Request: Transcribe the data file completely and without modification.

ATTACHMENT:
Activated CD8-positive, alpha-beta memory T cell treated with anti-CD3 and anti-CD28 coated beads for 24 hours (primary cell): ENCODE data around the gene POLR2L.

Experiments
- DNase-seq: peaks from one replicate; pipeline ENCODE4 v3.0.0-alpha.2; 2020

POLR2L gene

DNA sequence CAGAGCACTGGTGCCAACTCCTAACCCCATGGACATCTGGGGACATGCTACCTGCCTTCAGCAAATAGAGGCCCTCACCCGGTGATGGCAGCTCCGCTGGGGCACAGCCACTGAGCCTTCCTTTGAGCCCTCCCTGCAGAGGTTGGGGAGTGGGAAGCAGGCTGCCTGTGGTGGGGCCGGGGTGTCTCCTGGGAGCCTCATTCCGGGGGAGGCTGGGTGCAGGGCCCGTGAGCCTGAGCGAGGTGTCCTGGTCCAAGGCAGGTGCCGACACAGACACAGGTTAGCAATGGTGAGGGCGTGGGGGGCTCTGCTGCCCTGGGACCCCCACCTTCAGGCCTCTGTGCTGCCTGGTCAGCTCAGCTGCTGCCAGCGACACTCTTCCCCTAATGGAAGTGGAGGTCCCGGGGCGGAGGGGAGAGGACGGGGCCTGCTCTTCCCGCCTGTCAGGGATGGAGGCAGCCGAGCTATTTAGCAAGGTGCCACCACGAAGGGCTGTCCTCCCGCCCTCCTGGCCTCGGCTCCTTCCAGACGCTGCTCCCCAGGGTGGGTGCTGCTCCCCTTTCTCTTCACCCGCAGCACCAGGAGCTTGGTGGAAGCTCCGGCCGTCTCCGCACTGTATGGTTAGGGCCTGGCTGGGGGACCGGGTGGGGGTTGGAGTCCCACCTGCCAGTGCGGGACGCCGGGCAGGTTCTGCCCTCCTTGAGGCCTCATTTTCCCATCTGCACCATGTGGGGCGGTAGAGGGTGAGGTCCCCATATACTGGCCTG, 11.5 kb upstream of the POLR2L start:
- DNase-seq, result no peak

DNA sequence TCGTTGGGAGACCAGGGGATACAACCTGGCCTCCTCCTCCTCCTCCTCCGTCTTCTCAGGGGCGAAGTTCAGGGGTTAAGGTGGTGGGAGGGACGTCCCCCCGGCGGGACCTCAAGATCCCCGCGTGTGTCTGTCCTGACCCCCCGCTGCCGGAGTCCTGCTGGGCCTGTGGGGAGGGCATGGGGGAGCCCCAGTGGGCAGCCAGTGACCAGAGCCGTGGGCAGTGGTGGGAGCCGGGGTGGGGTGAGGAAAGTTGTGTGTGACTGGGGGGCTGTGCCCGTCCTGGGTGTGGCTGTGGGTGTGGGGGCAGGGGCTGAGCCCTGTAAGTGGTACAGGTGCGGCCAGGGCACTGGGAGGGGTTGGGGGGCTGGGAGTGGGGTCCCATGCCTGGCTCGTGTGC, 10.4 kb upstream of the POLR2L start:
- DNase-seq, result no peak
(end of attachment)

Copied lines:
Activated CD8-positive, alpha-beta memory T cell treated with anti-CD3 and anti-CD28 coated beads for 24 hours (primary cell): ENCODE data around the gene POLR2L.

Experiments
- DNase-seq: peaks from one replicate; pipeline ENCODE4 v3.0.0-alpha.2; 2020

POLR2L gene

DNA sequence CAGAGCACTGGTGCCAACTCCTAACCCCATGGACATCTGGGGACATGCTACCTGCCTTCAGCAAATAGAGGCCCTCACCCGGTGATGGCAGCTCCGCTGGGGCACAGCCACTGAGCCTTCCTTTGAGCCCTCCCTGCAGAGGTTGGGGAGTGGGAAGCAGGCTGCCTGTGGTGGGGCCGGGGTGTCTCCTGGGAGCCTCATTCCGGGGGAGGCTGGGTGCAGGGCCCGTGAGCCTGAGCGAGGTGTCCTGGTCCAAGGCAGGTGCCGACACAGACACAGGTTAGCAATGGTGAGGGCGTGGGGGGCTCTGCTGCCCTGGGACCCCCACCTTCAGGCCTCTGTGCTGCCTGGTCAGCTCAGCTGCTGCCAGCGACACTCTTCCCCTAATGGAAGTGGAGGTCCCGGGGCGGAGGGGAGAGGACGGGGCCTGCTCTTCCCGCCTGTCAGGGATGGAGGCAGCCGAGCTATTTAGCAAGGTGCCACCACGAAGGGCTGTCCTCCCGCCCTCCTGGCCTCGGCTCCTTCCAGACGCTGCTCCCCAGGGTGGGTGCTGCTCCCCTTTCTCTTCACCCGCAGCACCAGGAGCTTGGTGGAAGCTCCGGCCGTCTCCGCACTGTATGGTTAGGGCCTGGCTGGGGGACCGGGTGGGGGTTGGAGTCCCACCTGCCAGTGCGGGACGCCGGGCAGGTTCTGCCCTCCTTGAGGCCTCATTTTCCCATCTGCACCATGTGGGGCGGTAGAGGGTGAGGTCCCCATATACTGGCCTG, 11.5 kb upstream of the POLR2L start:
- DNase-seq, result no peak

DNA sequence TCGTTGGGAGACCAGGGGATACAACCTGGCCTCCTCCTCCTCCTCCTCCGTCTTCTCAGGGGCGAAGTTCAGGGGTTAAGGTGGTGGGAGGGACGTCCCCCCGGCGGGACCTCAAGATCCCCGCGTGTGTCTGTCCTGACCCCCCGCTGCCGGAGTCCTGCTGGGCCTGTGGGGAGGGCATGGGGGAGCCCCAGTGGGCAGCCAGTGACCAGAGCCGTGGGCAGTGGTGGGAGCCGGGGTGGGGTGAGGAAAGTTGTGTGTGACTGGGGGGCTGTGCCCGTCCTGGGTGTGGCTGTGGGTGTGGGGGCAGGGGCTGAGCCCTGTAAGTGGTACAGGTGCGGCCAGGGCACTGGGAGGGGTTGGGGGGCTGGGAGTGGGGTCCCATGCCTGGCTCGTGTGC, 10.4 kb upstream of the POLR2L start:
- DNase-seq, result no peak